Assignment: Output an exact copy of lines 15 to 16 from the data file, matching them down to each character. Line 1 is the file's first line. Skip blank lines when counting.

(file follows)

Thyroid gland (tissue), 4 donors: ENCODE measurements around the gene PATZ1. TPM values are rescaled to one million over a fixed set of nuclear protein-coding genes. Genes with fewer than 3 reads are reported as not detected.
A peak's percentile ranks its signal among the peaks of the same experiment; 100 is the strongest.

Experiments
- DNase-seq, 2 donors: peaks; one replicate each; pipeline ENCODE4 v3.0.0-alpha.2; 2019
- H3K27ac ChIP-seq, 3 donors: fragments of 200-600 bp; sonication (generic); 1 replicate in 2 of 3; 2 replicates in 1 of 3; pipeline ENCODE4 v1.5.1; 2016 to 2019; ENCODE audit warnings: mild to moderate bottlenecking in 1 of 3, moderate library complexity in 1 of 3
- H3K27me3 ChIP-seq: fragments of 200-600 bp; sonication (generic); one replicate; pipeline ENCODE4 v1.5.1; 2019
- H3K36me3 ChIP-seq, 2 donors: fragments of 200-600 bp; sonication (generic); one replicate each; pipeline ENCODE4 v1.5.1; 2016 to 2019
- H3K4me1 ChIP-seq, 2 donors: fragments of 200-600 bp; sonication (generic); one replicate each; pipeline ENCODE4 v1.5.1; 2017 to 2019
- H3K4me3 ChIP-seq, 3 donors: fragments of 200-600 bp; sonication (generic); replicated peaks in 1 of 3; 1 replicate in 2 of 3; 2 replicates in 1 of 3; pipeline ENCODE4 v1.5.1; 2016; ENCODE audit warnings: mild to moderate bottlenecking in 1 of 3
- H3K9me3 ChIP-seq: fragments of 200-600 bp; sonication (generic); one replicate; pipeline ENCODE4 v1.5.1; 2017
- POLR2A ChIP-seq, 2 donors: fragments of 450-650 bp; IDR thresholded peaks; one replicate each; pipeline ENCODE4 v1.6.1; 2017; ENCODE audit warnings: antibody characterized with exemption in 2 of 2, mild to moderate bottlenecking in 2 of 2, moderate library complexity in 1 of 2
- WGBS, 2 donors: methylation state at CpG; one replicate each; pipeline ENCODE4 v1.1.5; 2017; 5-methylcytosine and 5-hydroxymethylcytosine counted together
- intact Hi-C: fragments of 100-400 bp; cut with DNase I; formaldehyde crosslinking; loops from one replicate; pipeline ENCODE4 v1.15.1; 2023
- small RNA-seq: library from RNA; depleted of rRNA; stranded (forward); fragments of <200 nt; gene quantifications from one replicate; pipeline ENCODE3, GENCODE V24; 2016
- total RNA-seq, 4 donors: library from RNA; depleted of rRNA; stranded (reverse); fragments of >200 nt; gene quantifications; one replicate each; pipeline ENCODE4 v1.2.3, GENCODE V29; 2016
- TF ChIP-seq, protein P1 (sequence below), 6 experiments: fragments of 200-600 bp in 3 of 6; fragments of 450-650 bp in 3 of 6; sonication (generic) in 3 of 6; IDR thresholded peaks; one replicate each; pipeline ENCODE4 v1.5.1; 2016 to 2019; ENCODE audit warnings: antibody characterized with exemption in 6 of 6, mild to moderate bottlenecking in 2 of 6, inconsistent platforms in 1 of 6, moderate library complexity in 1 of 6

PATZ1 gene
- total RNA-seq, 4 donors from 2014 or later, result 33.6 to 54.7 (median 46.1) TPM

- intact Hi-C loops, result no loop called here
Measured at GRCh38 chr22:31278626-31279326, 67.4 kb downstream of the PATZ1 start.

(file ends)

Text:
- total RNA-seq, 4 donors: library from RNA; depleted of rRNA; stranded (reverse); fragments of >200 nt; gene quantifications; one replicate each; pipeline ENCODE4 v1.2.3, GENCODE V29; 2016
- TF ChIP-seq, protein P1 (sequence below), 6 experiments: fragments of 200-600 bp in 3 of 6; fragments of 450-650 bp in 3 of 6; sonication (generic) in 3 of 6; IDR thresholded peaks; one replicate each; pipeline ENCODE4 v1.5.1; 2016 to 2019; ENCODE audit warnings: antibody characterized with exemption in 6 of 6, mild to moderate bottlenecking in 2 of 6, inconsistent platforms in 1 of 6, moderate library complexity in 1 of 6